I saw a nice comment yesterday on facebook from friend of the blog, fantastic swim coach and good guy Chuck Batchelor. It was in response to another coach, Tim Anderson, struggling with "unmotivated" young swimmers.
Chuck may not know it, but he's applying Positive Psychology to his coaching. To wit, one point he made:
"trying really hard to stop harping on them when they are not getting after it and only harp on when they are (even a little) and continually reinforce and compliment there efforts. I even thank them for there efforts"
The fundamental here is simple. Harping on the deficits of athletes you are coaching is not an effective technique for getting improvement. This is not about "holding them accountable" or "sugarcoating". It's just a matter of fact: shaming is not a coaching technique.
What is effective? Noticing when people are doing something right, recognizing it and encouraging it.
To take it a step further, since you are not going to be able to avoid some recognition of deficits in your coaching for some obvious reasons, you need to be really active about recognizing progress.
How active? I'm going to argue that you will need a lot of positive to outweigh the negative. Just how much remains controversial within the Positive Psychology community.
Ratios and a big "whoops" moment
Barbara Frederickson is a Positive Psychology all-star. The University of North Carolina professor is best known for her "Broaden and Build" theory. I will do it the grave injustice of a couple sentence summary below:
That a positive sub-set of emotions (joy, love, interest and contentment) broaden the mind's ability to take on new challenges. This broadening allows for building new thoughts and actions.
The theory has huge potential for coaching. After all, we are in the business of "broadening and buliding", and any structure that offers us a pathway to doing so is greatly appreciated.
When I met Barbara Frederickson in 2009, a large part of her work was also devoted to another, related task. Frederickson was positing that there was a mathematical ratio to positive interactions versus negative interactions that led to thriving.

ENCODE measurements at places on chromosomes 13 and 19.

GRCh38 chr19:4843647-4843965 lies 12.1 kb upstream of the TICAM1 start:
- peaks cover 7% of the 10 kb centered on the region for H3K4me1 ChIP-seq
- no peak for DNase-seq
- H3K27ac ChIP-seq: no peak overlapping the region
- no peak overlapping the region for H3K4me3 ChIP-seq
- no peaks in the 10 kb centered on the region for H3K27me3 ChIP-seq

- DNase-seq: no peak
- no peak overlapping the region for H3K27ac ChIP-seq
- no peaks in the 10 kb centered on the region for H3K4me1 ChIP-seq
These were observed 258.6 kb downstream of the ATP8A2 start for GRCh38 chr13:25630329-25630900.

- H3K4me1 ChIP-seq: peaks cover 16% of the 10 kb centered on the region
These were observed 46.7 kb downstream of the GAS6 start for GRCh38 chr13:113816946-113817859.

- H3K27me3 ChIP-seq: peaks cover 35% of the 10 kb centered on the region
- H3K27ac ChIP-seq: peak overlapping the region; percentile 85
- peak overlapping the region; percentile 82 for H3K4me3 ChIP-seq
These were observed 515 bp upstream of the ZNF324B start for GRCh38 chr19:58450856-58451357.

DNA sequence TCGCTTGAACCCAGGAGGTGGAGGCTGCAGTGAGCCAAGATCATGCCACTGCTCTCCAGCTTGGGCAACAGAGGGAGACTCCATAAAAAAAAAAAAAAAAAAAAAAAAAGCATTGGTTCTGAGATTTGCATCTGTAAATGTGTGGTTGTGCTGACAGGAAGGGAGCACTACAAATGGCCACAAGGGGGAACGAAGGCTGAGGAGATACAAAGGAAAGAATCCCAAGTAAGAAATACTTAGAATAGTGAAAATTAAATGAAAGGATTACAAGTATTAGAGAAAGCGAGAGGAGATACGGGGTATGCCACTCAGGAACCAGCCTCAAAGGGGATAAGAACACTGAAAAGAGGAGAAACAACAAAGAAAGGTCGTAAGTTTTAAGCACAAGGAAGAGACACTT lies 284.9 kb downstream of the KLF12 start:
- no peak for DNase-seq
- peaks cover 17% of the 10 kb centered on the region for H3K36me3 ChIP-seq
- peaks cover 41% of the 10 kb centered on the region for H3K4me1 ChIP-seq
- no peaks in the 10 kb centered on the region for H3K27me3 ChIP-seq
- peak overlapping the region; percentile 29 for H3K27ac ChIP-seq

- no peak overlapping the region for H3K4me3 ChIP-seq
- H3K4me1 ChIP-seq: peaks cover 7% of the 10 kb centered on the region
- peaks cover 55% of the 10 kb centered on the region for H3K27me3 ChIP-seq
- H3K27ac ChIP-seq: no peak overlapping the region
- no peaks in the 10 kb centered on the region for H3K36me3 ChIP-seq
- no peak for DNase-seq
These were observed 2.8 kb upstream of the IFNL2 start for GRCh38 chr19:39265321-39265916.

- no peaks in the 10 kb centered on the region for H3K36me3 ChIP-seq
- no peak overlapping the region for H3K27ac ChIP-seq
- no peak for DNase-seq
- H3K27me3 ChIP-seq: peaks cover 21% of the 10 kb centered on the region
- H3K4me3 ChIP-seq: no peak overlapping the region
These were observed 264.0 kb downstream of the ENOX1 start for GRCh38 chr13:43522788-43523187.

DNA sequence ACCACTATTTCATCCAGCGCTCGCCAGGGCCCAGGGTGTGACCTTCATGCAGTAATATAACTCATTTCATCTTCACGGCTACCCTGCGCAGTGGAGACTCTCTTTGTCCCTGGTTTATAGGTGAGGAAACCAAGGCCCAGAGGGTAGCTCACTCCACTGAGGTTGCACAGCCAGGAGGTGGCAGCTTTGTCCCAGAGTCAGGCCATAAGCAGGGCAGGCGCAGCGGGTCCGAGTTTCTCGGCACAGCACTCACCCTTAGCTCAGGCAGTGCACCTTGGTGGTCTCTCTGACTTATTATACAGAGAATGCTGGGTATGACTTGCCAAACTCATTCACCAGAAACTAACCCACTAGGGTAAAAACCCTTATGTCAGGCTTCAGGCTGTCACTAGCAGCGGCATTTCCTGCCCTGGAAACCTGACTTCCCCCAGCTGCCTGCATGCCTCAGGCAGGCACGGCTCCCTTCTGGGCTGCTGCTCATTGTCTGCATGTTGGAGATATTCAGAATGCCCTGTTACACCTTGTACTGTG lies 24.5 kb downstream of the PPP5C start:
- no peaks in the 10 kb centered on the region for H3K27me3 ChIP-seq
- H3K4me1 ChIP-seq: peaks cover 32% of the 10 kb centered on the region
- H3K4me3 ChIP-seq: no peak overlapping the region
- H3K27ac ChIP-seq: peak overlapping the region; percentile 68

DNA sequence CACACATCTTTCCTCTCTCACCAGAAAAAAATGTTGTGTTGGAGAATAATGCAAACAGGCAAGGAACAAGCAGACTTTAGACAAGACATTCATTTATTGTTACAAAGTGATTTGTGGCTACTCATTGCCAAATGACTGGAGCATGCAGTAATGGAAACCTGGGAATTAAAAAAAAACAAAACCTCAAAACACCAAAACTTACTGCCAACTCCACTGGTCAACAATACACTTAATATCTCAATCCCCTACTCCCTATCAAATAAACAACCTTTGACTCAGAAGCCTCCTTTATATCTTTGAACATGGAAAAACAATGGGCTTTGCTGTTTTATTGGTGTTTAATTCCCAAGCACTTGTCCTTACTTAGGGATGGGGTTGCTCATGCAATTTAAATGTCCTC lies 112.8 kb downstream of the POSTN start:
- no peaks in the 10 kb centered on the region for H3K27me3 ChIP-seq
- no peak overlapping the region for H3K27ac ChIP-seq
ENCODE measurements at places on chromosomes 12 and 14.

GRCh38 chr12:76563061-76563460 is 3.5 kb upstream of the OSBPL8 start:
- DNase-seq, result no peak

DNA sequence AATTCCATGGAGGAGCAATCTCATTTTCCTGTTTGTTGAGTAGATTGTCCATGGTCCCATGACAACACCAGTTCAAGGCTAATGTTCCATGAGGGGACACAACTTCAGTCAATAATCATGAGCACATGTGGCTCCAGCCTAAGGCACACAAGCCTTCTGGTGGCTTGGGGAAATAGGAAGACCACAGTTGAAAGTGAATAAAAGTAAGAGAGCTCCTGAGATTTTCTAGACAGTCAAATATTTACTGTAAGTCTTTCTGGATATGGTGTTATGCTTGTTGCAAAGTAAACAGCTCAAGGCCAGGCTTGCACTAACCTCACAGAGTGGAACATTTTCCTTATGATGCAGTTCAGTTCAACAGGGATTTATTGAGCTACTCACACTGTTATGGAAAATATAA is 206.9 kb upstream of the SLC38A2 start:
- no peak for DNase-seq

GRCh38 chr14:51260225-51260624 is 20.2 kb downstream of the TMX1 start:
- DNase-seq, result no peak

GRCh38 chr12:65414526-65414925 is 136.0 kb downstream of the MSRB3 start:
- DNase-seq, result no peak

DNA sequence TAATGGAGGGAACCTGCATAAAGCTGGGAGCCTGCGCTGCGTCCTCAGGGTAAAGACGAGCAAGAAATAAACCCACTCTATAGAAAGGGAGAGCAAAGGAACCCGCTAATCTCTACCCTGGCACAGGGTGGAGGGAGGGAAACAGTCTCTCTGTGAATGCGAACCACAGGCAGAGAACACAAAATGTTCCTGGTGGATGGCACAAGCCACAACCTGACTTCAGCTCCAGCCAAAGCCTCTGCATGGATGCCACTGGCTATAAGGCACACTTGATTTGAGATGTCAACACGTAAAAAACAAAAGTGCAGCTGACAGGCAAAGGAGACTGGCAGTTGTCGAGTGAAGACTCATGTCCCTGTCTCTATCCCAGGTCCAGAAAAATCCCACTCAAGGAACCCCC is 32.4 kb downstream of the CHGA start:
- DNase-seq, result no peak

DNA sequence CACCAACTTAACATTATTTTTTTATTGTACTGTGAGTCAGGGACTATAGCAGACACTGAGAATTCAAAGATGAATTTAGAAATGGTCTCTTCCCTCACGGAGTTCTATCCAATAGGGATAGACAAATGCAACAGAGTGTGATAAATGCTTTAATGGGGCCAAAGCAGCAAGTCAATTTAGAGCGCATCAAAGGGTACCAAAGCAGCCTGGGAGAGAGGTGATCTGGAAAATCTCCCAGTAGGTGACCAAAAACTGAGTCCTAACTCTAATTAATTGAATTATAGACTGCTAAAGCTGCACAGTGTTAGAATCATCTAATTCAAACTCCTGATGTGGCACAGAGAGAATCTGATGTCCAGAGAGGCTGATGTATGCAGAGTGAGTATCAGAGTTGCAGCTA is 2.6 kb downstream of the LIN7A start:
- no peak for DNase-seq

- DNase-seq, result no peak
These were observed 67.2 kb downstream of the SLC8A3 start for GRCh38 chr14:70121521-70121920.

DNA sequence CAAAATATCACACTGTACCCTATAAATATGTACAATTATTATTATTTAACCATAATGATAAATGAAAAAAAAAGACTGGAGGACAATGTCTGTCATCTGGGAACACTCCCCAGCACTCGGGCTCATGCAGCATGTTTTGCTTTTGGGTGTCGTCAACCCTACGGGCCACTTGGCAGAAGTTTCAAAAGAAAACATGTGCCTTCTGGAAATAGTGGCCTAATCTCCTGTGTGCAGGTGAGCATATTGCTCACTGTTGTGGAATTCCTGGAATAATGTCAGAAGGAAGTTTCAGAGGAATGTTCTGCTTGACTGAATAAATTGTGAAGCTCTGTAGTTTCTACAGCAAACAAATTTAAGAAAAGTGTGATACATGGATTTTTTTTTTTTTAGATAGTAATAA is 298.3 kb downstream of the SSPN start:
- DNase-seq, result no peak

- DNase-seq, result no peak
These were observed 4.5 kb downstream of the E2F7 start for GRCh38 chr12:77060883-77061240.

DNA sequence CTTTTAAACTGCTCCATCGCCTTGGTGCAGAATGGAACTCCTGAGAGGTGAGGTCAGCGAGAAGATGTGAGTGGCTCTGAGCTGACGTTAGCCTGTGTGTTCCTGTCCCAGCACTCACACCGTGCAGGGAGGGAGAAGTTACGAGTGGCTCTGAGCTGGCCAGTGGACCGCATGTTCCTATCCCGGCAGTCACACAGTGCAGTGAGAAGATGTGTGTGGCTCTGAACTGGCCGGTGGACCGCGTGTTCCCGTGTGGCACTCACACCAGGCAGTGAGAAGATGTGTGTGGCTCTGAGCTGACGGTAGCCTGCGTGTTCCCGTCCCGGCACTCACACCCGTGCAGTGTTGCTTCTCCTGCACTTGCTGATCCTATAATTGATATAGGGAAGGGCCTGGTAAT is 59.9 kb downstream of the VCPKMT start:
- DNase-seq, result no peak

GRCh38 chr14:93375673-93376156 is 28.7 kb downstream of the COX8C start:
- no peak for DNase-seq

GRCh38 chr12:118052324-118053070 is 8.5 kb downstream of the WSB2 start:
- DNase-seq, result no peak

I loved it! My confirmation bias was hard at work. I had always felt that even a doubling of positive to negative feedback was not enough. Unfortunately, the math behind the ratio was not good.
It's true that there may not be a precise mathematical ratio, at least one with solid science to back it up. So for now, you shouldn't be coding yourself for at least 2.9 positive interactions to every negative interaction you have with a swimmer.
Ok- so what do I do now?
Having had that sober moment, consider the counter-factual. There is definitely nothing close to good evidence that berating people or giving them 1:1 negative feedback is actually the right way to go.
I, for one, still believe that people are more likely to be naturally pessimistic. That although pessimism can "work" for some people, it has some serious downstream consequences that we ultimately want to avoid if we care about more than just performance.
So, in short, listen to Chuck. Be kind, even though your brain may be telling you that swimmers in your care are transgressing and that you must be doing something about it. Find a way to recognize progress and what you actually want to see athletes do, because it really does work.
Want to incorporate more Positive Psychology into what you do? Write me.